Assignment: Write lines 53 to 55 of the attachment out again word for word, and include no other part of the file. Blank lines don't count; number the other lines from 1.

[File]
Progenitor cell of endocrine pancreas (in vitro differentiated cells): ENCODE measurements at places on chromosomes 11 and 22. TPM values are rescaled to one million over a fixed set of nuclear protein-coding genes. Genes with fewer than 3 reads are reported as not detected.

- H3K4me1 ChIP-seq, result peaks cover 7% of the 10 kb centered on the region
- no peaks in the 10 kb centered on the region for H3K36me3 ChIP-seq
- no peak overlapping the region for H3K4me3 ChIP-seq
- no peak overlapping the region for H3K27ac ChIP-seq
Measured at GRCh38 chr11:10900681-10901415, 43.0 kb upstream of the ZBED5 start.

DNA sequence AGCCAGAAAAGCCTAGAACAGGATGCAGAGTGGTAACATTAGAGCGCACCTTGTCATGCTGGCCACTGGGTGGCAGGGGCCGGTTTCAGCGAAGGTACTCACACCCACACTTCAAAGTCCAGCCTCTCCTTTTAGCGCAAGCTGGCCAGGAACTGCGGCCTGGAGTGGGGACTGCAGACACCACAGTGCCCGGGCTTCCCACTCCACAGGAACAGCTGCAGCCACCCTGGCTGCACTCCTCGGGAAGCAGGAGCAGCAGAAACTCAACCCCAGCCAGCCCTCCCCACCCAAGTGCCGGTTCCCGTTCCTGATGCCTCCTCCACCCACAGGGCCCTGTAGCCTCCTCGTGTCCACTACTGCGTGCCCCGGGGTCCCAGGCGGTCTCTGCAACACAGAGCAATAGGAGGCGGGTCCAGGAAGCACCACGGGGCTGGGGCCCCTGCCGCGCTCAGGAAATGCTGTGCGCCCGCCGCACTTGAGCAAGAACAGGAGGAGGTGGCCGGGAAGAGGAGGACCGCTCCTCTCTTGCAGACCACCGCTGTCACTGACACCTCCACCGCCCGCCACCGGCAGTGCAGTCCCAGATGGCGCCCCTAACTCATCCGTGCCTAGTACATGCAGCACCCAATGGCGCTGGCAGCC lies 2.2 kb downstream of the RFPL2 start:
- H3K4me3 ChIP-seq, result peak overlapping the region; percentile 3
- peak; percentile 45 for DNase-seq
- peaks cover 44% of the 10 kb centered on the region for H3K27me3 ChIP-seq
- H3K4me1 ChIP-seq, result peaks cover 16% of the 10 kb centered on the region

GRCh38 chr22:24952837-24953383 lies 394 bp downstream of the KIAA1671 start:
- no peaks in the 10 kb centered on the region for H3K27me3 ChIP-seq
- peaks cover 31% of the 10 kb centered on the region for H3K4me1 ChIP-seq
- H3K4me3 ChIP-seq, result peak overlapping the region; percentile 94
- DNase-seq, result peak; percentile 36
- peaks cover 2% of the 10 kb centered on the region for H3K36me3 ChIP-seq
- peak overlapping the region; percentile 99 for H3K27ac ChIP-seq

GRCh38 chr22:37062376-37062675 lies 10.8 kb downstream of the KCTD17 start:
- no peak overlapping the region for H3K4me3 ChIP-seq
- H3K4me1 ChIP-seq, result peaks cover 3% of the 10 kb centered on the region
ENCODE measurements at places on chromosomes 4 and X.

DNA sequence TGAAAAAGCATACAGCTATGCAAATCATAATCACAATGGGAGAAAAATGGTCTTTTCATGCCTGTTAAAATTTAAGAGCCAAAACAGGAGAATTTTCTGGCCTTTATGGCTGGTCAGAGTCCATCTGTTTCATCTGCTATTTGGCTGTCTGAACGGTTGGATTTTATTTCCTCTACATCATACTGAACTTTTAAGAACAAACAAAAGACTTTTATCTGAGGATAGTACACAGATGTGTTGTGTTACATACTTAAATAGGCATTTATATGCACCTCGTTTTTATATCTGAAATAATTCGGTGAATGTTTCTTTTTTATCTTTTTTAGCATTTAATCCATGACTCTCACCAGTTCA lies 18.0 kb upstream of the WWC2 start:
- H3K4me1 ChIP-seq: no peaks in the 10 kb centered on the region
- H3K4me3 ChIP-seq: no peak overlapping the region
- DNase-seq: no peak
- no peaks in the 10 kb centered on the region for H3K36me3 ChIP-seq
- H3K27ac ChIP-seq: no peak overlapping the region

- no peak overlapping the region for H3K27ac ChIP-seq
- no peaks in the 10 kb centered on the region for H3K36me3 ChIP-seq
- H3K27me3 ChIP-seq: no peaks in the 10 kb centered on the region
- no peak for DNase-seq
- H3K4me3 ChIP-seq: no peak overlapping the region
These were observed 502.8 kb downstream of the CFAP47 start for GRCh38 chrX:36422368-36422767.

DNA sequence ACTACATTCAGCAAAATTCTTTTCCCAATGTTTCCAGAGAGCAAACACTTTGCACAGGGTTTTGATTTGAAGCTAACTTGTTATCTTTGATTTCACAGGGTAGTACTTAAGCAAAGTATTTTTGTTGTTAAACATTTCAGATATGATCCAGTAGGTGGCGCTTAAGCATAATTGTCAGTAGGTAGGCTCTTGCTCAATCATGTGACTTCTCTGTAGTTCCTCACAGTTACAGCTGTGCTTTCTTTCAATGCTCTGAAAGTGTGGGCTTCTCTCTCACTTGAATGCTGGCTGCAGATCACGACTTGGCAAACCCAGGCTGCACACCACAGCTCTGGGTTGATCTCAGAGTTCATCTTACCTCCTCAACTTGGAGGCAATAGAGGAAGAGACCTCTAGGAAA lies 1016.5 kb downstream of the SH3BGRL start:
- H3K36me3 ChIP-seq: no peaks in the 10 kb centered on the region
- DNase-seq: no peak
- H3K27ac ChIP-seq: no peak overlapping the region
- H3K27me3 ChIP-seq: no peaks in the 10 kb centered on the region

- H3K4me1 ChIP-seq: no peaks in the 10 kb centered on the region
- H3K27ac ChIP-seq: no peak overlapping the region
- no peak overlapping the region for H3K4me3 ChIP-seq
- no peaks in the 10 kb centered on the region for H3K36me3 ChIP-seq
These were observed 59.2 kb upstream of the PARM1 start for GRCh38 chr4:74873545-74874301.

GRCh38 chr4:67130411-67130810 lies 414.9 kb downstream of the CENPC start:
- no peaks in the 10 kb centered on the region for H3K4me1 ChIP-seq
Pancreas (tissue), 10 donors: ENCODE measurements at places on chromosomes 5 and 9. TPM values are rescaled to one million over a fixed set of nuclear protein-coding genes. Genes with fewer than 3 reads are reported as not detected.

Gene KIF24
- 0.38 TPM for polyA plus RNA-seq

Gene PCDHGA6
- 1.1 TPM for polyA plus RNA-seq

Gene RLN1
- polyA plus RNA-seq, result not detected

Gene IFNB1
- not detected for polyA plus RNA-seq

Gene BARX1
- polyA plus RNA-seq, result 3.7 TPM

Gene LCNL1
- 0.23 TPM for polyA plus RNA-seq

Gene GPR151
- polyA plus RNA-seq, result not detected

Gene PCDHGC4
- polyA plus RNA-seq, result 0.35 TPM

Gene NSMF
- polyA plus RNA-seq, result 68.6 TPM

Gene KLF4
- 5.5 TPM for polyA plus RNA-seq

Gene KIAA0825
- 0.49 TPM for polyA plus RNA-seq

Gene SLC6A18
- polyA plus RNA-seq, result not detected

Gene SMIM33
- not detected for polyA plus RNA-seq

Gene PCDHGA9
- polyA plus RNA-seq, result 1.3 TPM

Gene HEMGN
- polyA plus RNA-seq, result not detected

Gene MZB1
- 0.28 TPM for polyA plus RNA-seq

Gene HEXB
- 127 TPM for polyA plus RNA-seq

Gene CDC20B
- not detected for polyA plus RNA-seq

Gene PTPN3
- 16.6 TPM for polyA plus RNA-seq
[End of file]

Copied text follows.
- polyA plus RNA-seq, result not detected

Gene IFNB1
- not detected for polyA plus RNA-seq